I read a William Boyd novel, Waiting for Sunrise; I’ve never been disappointed by a William Boyd novel. This one came close. I enjoyed it, but I didn’t lose myself in it, it wasn’t as gripping as some of his books. Perhaps I just didn’t believe in his hero, Lysander Rief. The first few pages are an imagining of the reader watching this man walking through Vienna. Towards the end of these introductory pages Boyd has the line ‘Ah, he’s English—how uninteresting—your curiosity is waning.’ And my curiosity never really waxed again. I stuck with it to the end though, and it was, I suppose, a good story; but I wasn’t gripped.

I re-read Aldous Huxley’s Brave New World.  I read it at the night class where I studied for A-level English, and remembered really enjoying it. I enjoyed it again, probably on a different level, or a series of different levels. Having lived through the scientific and technological revolution of the intervening forty years, it, like Handmaid’s Tale, seems all too possible—probable even. Is it serendipity that these dystopian novels become reality; or is it inevitable? I went on to read a collection of essays Huxley wrote in the eighties, Brave New World Revisited, in which he analyses the actual world in the light of both his dystopian vision, and George Orwell’s in 1984. His essays are spot on too, and distinctly disturbing.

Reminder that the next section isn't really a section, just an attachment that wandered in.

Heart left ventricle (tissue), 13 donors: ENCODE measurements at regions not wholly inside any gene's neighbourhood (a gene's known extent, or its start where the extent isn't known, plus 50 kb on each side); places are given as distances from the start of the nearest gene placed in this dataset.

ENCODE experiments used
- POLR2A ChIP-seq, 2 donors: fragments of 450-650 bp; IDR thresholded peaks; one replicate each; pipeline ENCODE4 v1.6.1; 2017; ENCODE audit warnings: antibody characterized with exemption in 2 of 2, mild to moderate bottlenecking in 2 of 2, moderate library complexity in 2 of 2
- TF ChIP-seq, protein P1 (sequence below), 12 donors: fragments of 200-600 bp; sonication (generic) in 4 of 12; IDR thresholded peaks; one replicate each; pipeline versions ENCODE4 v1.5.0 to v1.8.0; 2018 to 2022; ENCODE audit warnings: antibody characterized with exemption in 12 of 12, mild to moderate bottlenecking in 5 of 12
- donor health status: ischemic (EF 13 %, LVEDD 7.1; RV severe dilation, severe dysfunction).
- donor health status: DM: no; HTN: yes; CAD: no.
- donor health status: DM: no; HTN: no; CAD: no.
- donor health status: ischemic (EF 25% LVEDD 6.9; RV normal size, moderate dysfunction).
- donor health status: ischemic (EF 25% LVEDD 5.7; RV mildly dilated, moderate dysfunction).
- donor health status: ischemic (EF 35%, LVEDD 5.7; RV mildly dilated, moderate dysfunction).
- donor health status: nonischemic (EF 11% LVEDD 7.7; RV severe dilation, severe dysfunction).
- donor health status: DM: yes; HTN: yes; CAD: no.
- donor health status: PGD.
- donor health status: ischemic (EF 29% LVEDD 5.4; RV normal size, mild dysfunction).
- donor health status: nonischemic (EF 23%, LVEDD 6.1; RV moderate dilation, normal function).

I read Edna O’Brien’s The Country Girls Trilogy. The first in the series, The Country Girls, O’Brien claimed ‘wrote itself in three weeks.’ Lucky her; it rocked the Irish establishment, and it isn’t hard to see why. Read it with the unsophisticated eyes of the early sixties, when Lady Chatterley was on trial as pornography, and understand why a sexually and religiously conservative society like the Republic of Ireland would be shocked. I loved it.